At each site, presentations by mine and exploration staff reviewed geology, geochemical and geophysical signatures, ore reserve estimation, resource evaluation and the site’s specific mining operations. While a visit to Mount Polley Mine was not on the agenda, the geology of the mine was presented during an evening lecture in Williams Lake and the deposit description was included in the guidebook. Along the way, several formal and informal discussions highlighted the contrasting ages and characteristics of calc-alkaline and alkaline porphyry systems, both of which are remarkably well represented in British Columbia.

The last evening in Manning Park featured a wrap-up technical discussion along with the traditional SEGF-hosted closing dinner and the presentation of certificates of completion to field trip participants. This farewell gathering successfully cemented the camaraderie developed over the trip among the students and between the students and professionals.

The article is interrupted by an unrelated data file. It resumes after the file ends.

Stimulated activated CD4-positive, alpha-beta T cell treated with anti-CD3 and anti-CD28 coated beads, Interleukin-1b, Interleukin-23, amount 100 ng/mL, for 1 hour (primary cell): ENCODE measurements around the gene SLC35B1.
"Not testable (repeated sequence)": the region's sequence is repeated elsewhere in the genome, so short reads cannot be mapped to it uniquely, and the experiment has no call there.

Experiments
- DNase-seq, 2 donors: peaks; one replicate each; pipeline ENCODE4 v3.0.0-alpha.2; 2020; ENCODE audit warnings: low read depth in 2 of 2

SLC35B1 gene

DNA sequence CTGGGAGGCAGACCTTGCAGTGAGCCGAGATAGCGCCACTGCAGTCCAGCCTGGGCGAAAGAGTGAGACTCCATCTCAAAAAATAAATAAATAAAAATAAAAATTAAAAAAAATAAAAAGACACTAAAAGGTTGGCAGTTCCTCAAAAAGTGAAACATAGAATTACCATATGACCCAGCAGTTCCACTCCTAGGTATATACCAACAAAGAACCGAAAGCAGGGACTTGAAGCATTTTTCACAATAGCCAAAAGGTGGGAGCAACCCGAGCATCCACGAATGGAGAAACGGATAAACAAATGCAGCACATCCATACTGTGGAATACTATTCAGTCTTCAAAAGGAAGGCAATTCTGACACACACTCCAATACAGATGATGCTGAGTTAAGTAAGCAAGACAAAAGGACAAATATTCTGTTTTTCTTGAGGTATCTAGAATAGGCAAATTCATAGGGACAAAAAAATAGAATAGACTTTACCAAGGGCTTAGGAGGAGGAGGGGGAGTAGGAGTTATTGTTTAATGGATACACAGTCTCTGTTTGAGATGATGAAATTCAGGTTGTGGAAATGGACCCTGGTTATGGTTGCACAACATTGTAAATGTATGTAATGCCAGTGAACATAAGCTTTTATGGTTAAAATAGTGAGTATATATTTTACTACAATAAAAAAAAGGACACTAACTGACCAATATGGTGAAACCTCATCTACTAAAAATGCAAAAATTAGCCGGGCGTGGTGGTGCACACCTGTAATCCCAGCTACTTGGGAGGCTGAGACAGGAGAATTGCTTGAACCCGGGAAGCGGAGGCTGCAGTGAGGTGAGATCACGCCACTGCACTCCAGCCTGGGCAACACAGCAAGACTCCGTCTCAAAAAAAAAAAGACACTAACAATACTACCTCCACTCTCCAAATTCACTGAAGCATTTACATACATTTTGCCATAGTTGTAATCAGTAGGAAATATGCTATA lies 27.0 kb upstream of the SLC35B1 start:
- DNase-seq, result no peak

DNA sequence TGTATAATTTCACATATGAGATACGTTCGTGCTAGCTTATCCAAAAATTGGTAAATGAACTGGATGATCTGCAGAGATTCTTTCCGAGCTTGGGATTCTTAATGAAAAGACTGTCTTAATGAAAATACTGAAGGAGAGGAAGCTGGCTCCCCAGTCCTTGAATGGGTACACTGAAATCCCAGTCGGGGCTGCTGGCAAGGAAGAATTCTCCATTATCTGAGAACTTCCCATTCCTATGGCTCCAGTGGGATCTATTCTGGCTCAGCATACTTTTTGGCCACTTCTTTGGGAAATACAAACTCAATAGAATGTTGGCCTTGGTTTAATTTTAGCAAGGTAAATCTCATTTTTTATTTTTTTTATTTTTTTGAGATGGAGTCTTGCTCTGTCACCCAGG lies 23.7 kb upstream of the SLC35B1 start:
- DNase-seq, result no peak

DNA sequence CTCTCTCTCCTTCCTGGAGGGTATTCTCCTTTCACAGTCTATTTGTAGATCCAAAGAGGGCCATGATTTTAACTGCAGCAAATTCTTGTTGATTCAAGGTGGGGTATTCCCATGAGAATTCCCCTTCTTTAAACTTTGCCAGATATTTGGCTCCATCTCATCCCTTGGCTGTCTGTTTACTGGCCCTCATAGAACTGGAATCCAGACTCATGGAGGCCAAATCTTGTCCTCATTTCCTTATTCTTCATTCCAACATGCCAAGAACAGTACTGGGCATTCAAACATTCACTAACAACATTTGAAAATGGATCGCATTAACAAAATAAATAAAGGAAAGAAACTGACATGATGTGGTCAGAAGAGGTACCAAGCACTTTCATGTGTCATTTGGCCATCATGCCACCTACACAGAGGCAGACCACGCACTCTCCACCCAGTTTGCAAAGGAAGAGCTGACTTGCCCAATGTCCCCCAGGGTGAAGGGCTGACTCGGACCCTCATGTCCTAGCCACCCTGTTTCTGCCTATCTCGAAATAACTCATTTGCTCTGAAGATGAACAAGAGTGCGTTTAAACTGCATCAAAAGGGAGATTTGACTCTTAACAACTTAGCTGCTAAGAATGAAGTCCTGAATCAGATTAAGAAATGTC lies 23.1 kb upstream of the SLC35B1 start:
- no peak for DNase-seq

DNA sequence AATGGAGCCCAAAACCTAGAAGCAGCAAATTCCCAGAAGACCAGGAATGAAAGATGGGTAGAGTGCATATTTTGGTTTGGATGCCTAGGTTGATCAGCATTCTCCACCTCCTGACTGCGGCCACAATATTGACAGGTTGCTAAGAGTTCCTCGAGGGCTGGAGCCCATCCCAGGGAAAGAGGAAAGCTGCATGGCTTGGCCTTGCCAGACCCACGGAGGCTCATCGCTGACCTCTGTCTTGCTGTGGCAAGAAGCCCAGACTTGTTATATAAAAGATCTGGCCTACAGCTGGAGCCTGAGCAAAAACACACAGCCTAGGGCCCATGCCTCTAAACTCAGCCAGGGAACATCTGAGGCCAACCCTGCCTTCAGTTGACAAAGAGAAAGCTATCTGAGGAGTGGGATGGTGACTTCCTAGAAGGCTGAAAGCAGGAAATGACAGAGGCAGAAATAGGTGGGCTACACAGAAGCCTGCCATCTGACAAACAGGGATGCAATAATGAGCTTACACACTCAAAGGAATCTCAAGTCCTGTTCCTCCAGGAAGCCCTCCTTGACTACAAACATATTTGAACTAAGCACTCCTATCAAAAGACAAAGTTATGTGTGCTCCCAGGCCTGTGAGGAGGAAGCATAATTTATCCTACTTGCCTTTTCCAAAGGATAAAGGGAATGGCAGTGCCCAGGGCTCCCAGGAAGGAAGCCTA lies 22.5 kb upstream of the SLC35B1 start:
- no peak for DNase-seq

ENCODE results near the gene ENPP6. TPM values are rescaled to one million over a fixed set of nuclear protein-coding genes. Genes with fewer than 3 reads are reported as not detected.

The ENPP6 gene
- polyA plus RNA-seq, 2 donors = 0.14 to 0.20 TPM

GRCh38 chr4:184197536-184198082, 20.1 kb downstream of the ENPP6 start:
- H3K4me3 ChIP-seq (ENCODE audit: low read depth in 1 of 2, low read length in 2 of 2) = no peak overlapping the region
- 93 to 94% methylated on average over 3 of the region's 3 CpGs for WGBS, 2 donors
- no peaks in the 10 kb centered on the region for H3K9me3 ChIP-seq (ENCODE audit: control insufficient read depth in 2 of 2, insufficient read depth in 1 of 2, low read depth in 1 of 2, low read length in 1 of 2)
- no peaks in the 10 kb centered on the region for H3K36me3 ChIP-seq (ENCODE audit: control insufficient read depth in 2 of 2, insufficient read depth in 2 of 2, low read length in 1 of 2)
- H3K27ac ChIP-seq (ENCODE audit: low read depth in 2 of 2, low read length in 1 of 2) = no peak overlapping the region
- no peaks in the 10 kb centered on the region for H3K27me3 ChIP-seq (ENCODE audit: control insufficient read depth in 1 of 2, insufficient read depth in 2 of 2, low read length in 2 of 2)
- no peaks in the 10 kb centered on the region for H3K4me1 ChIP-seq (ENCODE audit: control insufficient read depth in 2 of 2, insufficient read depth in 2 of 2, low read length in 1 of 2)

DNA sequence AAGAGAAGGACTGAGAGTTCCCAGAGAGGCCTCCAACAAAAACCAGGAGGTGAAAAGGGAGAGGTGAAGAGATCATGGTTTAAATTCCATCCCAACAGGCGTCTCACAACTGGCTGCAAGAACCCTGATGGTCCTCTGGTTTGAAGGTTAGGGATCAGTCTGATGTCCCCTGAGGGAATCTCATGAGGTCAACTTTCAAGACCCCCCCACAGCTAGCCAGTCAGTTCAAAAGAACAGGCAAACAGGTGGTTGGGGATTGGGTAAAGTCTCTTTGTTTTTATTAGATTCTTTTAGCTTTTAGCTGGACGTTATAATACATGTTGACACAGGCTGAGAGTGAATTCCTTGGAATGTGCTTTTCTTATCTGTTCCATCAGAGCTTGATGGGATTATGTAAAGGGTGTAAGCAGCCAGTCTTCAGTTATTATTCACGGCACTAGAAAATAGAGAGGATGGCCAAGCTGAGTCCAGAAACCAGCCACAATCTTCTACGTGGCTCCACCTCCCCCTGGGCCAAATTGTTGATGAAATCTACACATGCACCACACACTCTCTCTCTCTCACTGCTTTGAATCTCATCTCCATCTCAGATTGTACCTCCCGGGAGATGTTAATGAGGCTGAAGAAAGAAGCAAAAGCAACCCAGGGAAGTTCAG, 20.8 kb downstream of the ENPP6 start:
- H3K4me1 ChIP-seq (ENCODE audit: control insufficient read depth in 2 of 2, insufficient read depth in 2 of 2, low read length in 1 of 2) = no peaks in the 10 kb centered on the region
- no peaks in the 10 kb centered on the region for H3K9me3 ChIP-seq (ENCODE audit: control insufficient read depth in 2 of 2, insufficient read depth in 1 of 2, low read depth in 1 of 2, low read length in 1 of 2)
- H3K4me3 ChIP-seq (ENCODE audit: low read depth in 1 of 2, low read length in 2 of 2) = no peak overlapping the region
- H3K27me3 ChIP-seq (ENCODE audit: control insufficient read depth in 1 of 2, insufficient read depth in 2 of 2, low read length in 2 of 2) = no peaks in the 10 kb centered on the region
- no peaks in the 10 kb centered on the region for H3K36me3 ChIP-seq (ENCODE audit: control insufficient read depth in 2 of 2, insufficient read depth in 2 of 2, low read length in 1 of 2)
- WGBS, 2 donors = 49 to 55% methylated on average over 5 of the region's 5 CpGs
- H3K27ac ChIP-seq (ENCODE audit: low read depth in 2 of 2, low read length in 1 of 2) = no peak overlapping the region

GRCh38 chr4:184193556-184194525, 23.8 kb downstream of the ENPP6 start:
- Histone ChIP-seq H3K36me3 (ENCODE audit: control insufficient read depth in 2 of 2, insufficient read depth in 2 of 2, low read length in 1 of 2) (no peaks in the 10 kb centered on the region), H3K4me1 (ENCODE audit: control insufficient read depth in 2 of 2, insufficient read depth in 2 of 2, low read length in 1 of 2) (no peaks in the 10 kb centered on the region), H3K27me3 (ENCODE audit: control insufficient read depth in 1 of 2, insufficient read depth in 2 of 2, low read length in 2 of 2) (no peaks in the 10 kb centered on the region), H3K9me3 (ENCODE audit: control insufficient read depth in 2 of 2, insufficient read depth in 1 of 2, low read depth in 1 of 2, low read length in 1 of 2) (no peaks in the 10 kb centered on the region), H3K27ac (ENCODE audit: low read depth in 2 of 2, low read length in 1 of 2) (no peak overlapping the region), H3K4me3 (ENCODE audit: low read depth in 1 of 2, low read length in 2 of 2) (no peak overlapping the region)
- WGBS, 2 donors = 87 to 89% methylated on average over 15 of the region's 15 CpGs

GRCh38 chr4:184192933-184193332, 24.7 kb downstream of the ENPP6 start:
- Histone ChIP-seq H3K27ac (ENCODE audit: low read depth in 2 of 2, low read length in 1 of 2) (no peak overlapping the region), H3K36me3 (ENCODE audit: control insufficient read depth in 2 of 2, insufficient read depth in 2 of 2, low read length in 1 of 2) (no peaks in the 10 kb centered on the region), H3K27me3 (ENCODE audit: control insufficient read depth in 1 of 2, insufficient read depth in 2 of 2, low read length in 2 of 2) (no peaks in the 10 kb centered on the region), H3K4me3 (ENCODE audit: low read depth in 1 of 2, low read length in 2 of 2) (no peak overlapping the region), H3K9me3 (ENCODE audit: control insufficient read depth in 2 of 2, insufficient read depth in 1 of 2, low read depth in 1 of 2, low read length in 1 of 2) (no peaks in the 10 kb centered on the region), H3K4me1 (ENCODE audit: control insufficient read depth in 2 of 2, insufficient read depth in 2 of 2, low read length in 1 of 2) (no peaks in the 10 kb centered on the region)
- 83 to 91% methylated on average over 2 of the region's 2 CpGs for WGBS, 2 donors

Testimonials submitted by participants attest to the success of the trip in all respects. The students acknowledged the step change in their understanding of porphyry systems over the course of the trip. Many also commented on the welcoming and supportive nature of the geological community in British Columbia, recognizing the importance of meeting and establishing networks with the wide variety of people associated with all stages of exploration, mine development and production. Some specifically mentioned returning to British Columbia in the future to pursue a career in exploration and/or mine operations. These are future leaders in the worldwide mining industry – we wish them all the best of luck in their continued studies and look forward to welcoming them into the industry.